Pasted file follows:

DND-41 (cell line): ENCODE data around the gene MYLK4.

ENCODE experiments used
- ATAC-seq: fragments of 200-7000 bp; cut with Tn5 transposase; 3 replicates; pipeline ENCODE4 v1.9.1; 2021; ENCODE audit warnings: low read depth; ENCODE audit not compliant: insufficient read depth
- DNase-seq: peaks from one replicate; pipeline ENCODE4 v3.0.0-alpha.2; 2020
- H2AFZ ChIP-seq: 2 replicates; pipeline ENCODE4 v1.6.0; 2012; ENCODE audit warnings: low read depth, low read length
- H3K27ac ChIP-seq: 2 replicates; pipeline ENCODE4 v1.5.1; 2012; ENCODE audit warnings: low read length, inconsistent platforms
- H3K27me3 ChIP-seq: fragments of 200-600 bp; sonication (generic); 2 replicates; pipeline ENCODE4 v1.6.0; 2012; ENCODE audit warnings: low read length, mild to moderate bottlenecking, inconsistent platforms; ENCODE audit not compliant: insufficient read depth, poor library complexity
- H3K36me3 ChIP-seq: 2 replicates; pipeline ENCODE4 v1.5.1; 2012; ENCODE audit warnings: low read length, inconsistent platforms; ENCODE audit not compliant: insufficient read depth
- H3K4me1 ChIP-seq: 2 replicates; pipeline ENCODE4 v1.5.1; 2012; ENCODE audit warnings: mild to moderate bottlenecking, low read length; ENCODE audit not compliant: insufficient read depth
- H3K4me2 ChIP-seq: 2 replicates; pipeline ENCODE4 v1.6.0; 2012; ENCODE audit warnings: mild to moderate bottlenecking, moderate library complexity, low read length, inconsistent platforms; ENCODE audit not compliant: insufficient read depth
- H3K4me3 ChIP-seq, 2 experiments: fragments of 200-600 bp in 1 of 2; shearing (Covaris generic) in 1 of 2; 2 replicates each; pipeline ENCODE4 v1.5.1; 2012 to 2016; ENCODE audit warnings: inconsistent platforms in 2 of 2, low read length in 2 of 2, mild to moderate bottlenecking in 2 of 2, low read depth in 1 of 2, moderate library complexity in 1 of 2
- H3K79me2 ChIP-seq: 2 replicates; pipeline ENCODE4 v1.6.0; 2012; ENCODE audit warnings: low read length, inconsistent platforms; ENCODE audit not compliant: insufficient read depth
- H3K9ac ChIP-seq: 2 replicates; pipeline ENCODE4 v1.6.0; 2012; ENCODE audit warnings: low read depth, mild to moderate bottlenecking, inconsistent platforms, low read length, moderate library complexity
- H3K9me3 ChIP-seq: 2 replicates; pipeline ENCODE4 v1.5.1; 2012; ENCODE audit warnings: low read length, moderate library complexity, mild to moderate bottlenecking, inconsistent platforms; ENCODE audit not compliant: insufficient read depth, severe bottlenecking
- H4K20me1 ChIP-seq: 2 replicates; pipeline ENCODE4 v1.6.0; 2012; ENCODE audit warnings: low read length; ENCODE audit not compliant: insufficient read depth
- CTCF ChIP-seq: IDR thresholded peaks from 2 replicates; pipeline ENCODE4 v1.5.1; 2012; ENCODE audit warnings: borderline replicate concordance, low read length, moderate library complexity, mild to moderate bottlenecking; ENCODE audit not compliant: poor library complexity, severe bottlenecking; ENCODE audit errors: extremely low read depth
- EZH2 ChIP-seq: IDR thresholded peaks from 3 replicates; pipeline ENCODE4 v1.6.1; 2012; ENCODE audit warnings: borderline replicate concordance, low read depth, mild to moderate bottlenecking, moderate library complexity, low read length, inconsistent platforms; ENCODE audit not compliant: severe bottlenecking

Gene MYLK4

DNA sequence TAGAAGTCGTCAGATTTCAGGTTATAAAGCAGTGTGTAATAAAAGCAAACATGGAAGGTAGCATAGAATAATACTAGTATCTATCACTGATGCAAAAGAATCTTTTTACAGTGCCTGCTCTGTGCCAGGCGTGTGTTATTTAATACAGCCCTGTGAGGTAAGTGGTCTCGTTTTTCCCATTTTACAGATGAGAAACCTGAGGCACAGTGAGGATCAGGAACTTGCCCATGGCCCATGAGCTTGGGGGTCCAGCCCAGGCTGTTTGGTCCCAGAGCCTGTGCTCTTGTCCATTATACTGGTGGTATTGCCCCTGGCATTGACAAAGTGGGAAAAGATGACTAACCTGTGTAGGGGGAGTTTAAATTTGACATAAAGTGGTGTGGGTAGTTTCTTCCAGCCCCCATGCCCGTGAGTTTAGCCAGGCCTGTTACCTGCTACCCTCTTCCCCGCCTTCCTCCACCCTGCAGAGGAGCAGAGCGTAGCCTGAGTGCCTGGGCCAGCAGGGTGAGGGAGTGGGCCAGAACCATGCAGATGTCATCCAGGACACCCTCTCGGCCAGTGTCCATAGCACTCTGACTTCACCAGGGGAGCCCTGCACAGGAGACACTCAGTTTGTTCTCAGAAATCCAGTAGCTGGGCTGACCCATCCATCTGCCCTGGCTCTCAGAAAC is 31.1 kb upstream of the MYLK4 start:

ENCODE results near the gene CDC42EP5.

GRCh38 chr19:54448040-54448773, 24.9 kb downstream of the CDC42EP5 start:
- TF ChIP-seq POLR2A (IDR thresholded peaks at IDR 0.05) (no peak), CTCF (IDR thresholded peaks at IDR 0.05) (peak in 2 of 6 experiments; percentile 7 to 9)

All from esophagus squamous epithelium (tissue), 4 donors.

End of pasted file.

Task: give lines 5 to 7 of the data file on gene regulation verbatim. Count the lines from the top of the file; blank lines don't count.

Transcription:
- H2AFZ ChIP-seq: 2 replicates; pipeline ENCODE4 v1.6.0; 2012; ENCODE audit warnings: low read depth, low read length
- H3K27ac ChIP-seq: 2 replicates; pipeline ENCODE4 v1.5.1; 2012; ENCODE audit warnings: low read length, inconsistent platforms
- H3K27me3 ChIP-seq: fragments of 200-600 bp; sonication (generic); 2 replicates; pipeline ENCODE4 v1.6.0; 2012; ENCODE audit warnings: low read length, mild to moderate bottlenecking, inconsistent platforms; ENCODE audit not compliant: insufficient read depth, poor library complexity